DOL Issues Final Rule Increasing Salary Thresholds for Overtime Exemptions

On April 23, the U.S. Department of Labor (“DOL”) released its long-awaited final rule (the “Final Rule”) increasing the salary level for certain overtime exemptions under the Fair Labor Standards Act (“FLSA”). We previously wrote about the DOL’s proposed new rule increasing salary thresholds (“Proposed Rule”) here. If the Final Rule survives expected legal challenges, it will substantially raise the minimum salary employees must receive to qualify for the administrative, executive and/or professional exemptions (commonly referred to as the “white-collar” exemptions) as well as the “highly compensated employee” exemption under the FLSA.

Increases to Minimum Salary Thresholds

The Final Rule provides two increases to the minimum salary threshold for the white-collar exemptions by January 1, 2025:

  • On July 1, 2024, the salary threshold will increase from $684 per week ($35,568 annually) to $844 per week ($43,888 annually). 
  • On January 1, 2025, the salary threshold will increase to $1,128 per week ($58,656 annually), which is higher than the threshold in the Proposed Rule. 

The Final Rule likewise provides two increases to the minimum compensation threshold for the highly compensated employee exemption by January 1, 2025: 

  • On July 1, 2024, the minimum amount will increase from $107,432 to $132,964 annually. 
  • On January 1, 2025, the minimum amount will increase to $151,164 annually.

Although it increases the minimum salary thresholds, the Final Rule does not otherwise change the salary basis or duties tests applicable to the white-collar or highly compensated exemptions. 

In a departure from the Proposed Rule, the Final Rule also will not apply the new salary thresholds to employees in Guam, Puerto Rico, the U.S. Virgin Islands, and the Commonwealth of the Northern Mariana Islands. The salary thresholds in those territories will remain at current levels. 

Automatic Updates to Minimum Salary Thresholds

The Final Rule also includes automatic updates to the minimum salary thresholds beginning July 1, 2027, and every three years thereafter. The salary level for the white-collar exemptions will be adjusted to remain at the 35th percentile of weekly earnings in the lowest-wage Census Region (currently the South). The compensation level for the highly compensated exemption will be adjusted to remain at the 85th percentile of weekly earnings nationally. Any automatic increase will happen outside the standard rulemaking process. However, the Final Rules allows the DOL to pause future automatic increases due to certain economic conditions.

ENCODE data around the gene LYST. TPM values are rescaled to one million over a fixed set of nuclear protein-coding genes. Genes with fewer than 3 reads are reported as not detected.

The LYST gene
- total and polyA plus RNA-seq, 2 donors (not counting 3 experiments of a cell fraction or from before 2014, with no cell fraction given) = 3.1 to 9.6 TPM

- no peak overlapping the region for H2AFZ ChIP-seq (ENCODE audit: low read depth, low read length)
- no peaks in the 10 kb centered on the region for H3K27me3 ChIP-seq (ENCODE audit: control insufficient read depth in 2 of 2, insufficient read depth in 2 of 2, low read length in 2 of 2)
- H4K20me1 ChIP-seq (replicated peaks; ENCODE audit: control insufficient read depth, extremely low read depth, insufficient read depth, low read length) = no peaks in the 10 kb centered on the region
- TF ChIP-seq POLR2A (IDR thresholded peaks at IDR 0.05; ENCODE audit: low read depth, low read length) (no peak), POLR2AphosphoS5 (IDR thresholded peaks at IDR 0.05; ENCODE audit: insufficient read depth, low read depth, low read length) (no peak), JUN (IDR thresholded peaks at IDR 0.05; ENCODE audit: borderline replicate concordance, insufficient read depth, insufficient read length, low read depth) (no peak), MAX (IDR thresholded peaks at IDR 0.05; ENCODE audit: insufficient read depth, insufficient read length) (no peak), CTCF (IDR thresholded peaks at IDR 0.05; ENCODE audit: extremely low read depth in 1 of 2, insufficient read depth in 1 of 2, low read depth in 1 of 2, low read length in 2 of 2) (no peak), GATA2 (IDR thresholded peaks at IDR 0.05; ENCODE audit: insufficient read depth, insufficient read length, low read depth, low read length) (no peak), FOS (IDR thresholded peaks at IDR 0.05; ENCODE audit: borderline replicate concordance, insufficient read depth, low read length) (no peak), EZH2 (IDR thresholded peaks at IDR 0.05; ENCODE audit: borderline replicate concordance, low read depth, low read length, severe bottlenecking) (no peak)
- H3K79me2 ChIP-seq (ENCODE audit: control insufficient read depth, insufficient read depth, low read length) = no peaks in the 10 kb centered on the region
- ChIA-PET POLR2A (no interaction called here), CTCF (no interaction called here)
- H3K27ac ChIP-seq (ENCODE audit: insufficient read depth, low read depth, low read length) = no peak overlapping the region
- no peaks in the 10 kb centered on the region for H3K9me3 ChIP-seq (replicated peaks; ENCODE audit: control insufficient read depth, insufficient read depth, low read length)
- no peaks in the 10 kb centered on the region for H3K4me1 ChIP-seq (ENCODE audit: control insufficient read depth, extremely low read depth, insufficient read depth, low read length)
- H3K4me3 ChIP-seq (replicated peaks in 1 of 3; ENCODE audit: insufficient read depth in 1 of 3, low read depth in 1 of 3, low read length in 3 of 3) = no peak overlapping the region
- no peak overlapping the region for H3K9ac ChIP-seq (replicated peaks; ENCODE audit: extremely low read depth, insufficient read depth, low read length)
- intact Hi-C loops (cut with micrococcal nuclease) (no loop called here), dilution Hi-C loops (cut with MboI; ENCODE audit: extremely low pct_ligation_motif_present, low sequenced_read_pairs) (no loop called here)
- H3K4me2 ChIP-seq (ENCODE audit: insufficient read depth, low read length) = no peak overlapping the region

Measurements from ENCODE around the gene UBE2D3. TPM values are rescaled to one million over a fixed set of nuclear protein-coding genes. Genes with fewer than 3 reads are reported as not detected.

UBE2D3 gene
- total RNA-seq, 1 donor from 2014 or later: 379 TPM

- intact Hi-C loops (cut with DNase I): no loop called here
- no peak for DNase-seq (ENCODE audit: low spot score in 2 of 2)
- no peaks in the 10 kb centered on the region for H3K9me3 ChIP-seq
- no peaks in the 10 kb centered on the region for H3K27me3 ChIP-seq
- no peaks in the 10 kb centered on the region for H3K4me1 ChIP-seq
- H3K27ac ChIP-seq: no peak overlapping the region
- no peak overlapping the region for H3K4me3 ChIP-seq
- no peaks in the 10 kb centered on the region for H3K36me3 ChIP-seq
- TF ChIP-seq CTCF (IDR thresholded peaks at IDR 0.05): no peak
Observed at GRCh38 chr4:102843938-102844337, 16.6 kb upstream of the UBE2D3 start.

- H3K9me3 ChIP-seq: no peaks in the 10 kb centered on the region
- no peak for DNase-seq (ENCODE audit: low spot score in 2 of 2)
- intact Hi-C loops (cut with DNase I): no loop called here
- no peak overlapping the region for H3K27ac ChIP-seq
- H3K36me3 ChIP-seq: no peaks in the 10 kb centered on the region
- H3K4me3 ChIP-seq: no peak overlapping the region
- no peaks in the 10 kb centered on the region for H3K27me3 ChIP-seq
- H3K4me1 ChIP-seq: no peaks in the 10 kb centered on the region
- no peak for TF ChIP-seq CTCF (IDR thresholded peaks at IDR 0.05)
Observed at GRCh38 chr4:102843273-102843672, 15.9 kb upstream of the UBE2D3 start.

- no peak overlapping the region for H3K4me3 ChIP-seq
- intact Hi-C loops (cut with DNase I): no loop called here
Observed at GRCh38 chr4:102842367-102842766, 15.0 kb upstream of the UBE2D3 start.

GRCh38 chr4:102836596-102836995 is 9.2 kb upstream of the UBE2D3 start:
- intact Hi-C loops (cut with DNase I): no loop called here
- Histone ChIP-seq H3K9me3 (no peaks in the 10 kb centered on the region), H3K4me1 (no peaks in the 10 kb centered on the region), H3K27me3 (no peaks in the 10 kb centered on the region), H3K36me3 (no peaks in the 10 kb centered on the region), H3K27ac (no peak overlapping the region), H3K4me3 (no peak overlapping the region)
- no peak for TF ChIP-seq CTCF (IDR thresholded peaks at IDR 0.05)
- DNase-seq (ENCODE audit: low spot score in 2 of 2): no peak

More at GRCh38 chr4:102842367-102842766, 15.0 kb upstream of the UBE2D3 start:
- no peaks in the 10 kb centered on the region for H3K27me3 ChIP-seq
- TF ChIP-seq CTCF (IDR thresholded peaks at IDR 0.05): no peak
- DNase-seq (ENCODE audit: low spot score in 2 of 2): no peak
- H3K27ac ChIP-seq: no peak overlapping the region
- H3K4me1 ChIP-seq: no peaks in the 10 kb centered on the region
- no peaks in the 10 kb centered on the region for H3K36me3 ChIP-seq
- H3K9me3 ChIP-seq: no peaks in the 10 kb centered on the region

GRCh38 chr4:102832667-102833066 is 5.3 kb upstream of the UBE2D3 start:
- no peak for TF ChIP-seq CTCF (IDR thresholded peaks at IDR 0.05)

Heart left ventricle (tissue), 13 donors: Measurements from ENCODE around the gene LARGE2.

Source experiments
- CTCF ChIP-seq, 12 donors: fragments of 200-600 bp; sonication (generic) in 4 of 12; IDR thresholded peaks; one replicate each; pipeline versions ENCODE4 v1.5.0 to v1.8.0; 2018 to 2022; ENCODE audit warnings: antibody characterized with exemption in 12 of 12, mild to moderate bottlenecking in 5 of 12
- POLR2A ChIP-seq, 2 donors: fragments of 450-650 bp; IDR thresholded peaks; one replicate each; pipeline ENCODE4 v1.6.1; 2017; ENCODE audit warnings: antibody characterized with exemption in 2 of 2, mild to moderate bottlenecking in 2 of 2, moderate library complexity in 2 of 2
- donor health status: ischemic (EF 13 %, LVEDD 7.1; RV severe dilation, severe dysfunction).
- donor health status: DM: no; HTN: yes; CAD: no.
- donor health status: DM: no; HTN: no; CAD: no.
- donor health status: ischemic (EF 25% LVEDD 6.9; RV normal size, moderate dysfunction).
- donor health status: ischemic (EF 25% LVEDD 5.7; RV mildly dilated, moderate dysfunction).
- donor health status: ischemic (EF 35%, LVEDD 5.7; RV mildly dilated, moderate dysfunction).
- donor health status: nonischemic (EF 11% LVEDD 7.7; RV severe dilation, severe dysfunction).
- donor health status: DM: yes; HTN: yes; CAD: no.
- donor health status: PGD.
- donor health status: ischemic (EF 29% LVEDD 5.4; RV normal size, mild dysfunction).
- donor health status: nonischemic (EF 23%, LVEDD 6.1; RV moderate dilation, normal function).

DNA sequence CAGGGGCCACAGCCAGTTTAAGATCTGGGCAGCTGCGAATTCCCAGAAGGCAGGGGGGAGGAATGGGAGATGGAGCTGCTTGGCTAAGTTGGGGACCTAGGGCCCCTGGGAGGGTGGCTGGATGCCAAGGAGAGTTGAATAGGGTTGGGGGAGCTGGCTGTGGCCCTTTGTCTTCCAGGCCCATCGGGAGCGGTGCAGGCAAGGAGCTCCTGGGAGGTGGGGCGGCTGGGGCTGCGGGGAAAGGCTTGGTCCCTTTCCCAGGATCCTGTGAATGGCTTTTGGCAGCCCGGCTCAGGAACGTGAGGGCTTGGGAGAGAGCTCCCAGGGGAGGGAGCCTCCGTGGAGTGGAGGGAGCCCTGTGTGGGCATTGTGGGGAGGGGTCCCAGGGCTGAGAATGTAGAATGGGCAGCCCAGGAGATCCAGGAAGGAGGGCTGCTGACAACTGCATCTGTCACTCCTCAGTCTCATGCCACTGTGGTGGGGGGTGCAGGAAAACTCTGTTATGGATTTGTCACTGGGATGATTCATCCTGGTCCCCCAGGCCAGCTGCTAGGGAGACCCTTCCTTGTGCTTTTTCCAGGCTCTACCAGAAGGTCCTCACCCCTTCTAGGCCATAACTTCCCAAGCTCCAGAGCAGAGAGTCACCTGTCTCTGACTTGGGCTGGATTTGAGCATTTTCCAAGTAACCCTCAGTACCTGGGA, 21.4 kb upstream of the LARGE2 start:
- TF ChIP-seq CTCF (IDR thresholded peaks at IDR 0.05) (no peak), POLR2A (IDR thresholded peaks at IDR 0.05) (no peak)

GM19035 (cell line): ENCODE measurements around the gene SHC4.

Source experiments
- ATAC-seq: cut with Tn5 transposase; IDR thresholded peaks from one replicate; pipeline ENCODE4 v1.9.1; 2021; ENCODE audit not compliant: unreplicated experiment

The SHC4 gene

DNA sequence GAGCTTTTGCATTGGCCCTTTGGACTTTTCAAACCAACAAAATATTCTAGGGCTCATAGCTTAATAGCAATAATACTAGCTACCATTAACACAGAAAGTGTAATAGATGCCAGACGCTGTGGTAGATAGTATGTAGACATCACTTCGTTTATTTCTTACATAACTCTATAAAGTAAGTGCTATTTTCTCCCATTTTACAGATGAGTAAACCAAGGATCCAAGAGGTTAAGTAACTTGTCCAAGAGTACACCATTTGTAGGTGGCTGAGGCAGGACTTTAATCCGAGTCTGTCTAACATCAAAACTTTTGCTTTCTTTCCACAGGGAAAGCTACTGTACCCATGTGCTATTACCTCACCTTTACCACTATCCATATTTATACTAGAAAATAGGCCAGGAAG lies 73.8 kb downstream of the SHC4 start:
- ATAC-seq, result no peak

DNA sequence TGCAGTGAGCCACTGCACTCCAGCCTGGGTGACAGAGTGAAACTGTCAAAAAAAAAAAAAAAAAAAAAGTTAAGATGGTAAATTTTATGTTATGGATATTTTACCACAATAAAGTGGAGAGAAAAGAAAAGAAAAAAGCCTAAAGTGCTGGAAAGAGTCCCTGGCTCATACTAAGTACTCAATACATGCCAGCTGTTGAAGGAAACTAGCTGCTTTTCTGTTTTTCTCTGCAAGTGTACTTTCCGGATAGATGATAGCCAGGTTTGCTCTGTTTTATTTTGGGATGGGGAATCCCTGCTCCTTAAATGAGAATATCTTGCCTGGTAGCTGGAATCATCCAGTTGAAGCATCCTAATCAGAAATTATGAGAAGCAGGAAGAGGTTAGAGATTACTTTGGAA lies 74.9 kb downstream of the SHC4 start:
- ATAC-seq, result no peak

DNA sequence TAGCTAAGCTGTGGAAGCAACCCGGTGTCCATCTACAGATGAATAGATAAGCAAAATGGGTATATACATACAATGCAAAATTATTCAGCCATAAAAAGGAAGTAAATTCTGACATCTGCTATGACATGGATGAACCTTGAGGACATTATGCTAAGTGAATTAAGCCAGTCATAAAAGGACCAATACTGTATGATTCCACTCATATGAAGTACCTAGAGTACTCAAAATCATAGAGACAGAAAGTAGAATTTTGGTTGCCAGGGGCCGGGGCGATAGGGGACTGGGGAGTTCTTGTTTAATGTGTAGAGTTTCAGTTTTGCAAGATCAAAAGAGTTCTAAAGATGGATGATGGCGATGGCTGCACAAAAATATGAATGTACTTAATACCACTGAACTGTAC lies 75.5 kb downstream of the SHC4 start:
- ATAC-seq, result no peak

Legal Challenges Likely

Anticipated legal challenges to the Final Rule and other lawsuits that broadly challenge the DOL’s rulemaking authority may delay the July 1, 2024 effective date. The Final Rule is expected to face legal and congressional challenges similar to those faced by the Obama administration’s 2016 salary threshold rule, which was struck down by a Texas court. There have also been legislative efforts to prevent the DOL from implementing a salary threshold rule. In February, for example, a U.S. congressman filed a bill that aims to “prohibit the Secretary of Labor from finalizing, implementing, or enforcing a proposed rule with respect to the salary threshold for overtime eligibility.” This bill is not likely to become law before the Final Rule’s current effective date, but it is representative of the nature of some of the opposition facing the Final Rule’s implementation. 

In addition to anticipated legal challenges to the Final Rule, there is already litigation challenging DOL regulations requiring that employees be paid a minimum salary amount to qualify as exempt from overtime. The DOL is currently defending its rulemaking authority in connection with the current overtime salary threshold levels, which went into effect under the Trump administration in 2020. In Mayfield v. U.S. Department of Labor, a federal district court held that the DOL has the authority to enact a salary level test to determine if an employee falls within an exempt category under the FLSA. That district court decision is now pending appeal in the U.S. Court of Appeals for the Fifth Circuit. The U.S. Supreme Court is also set to issue decisions in Loper Bright Enterprises v. Raimondo and Relentless Inc. v. U.S. Department of Commerce, which could potentially diminish the DOL’s rulemaking authority. These and other expected legal challenges come on the heels of Justice Kavanaugh’s dissent in Helix Energy Sols. Group, Inc. v. Hewitt, where he questioned whether the FLSA authorized the DOL to impose salary basis and salary level requirements. 


The DOL estimates that nearly 4 million employees will become non-exempt employees eligible for overtime once the salary limits are fully implemented in January 2025. 

Despite expected legal challenges, employers should begin reviewing their exempt workforce to identify and evaluate those employees whose compensation is at or near the new thresholds, and prepare to increase their salaries to meet the minimum salary thresholds or reclassify the positions as non-exempt. In deciding whether a salary increase or reclassification makes sense for their businesses, employers should consider not only the economic impact but also the impact that changes may have on employee morale. For any employees who will be reclassified, employers should notify the affected employees and explain the changes. Employers may also need to update their time-reporting policies and train reclassified employees on overtime and timekeeping policies. 

For questions, contact a member of Haynes Boone’s Labor and Employment Practice Group

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